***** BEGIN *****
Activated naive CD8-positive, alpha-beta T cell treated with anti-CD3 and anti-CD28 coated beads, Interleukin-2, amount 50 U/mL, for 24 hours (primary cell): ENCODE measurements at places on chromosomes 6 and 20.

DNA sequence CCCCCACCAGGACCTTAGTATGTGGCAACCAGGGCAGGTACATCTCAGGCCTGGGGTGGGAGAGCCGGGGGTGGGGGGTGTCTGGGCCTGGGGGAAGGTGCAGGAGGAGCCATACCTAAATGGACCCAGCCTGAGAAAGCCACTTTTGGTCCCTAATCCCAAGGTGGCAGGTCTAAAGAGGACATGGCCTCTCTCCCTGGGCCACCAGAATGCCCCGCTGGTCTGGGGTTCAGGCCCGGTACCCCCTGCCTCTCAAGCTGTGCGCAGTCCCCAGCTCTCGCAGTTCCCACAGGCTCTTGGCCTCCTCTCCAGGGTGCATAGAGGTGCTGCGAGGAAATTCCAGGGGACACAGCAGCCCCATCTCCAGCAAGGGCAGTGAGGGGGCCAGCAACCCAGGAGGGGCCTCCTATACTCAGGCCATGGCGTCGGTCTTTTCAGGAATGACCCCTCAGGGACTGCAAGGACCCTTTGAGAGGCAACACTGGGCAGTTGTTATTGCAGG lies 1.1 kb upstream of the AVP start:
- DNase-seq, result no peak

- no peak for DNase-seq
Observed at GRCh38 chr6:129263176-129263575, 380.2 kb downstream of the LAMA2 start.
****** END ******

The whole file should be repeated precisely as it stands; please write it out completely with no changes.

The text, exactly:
Activated naive CD8-positive, alpha-beta T cell treated with anti-CD3 and anti-CD28 coated beads, Interleukin-2, amount 50 U/mL, for 24 hours (primary cell): ENCODE measurements at places on chromosomes 6 and 20.

DNA sequence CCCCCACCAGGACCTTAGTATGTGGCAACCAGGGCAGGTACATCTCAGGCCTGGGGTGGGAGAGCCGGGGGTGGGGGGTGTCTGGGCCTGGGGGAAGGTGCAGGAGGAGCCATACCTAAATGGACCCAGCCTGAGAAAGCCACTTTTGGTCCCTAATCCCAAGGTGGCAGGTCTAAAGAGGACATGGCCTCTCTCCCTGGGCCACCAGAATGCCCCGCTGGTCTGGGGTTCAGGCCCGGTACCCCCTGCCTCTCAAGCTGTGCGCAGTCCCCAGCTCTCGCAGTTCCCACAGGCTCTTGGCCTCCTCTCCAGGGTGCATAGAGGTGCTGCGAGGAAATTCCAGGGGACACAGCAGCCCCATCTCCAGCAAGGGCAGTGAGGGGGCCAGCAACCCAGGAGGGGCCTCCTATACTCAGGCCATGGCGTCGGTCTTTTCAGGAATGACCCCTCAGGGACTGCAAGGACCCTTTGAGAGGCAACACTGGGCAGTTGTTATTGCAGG lies 1.1 kb upstream of the AVP start:
- DNase-seq, result no peak

- no peak for DNase-seq
Observed at GRCh38 chr6:129263176-129263575, 380.2 kb downstream of the LAMA2 start.